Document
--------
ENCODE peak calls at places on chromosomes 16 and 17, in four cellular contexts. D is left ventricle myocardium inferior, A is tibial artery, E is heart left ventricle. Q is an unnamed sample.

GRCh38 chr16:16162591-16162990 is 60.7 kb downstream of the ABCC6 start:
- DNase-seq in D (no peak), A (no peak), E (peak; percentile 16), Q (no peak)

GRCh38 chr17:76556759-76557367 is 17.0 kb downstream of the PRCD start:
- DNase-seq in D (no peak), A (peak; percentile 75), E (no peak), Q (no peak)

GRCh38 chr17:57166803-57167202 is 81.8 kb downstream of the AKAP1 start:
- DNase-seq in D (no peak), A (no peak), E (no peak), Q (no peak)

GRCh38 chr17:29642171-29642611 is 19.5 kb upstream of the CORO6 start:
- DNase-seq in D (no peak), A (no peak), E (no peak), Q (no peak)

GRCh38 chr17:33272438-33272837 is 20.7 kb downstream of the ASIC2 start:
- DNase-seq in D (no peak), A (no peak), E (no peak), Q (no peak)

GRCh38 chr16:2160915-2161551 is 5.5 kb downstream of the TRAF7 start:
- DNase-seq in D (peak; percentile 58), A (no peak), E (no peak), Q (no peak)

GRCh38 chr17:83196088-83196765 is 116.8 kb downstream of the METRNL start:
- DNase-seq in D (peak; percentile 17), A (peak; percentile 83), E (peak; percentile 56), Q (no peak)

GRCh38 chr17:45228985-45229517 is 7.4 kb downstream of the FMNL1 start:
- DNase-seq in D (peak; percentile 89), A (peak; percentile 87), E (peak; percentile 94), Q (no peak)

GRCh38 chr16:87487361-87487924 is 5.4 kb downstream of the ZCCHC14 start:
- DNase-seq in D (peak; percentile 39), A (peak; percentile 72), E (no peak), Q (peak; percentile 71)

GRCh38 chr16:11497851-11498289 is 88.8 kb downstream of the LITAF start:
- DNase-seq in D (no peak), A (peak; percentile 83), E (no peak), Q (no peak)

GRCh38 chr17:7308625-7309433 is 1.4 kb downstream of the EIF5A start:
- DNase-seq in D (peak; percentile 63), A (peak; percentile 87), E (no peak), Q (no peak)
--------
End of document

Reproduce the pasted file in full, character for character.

ENCODE peak calls at places on chromosomes 16 and 17, in four cellular contexts. D is left ventricle myocardium inferior, A is tibial artery, E is heart left ventricle. Q is an unnamed sample.

GRCh38 chr16:16162591-16162990 is 60.7 kb downstream of the ABCC6 start:
- DNase-seq in D (no peak), A (no peak), E (peak; percentile 16), Q (no peak)

GRCh38 chr17:76556759-76557367 is 17.0 kb downstream of the PRCD start:
- DNase-seq in D (no peak), A (peak; percentile 75), E (no peak), Q (no peak)

GRCh38 chr17:57166803-57167202 is 81.8 kb downstream of the AKAP1 start:
- DNase-seq in D (no peak), A (no peak), E (no peak), Q (no peak)

GRCh38 chr17:29642171-29642611 is 19.5 kb upstream of the CORO6 start:
- DNase-seq in D (no peak), A (no peak), E (no peak), Q (no peak)

GRCh38 chr17:33272438-33272837 is 20.7 kb downstream of the ASIC2 start:
- DNase-seq in D (no peak), A (no peak), E (no peak), Q (no peak)

GRCh38 chr16:2160915-2161551 is 5.5 kb downstream of the TRAF7 start:
- DNase-seq in D (peak; percentile 58), A (no peak), E (no peak), Q (no peak)

GRCh38 chr17:83196088-83196765 is 116.8 kb downstream of the METRNL start:
- DNase-seq in D (peak; percentile 17), A (peak; percentile 83), E (peak; percentile 56), Q (no peak)

GRCh38 chr17:45228985-45229517 is 7.4 kb downstream of the FMNL1 start:
- DNase-seq in D (peak; percentile 89), A (peak; percentile 87), E (peak; percentile 94), Q (no peak)

GRCh38 chr16:87487361-87487924 is 5.4 kb downstream of the ZCCHC14 start:
- DNase-seq in D (peak; percentile 39), A (peak; percentile 72), E (no peak), Q (peak; percentile 71)

GRCh38 chr16:11497851-11498289 is 88.8 kb downstream of the LITAF start:
- DNase-seq in D (no peak), A (peak; percentile 83), E (no peak), Q (no peak)

GRCh38 chr17:7308625-7309433 is 1.4 kb downstream of the EIF5A start:
- DNase-seq in D (peak; percentile 63), A (peak; percentile 87), E (no peak), Q (no peak)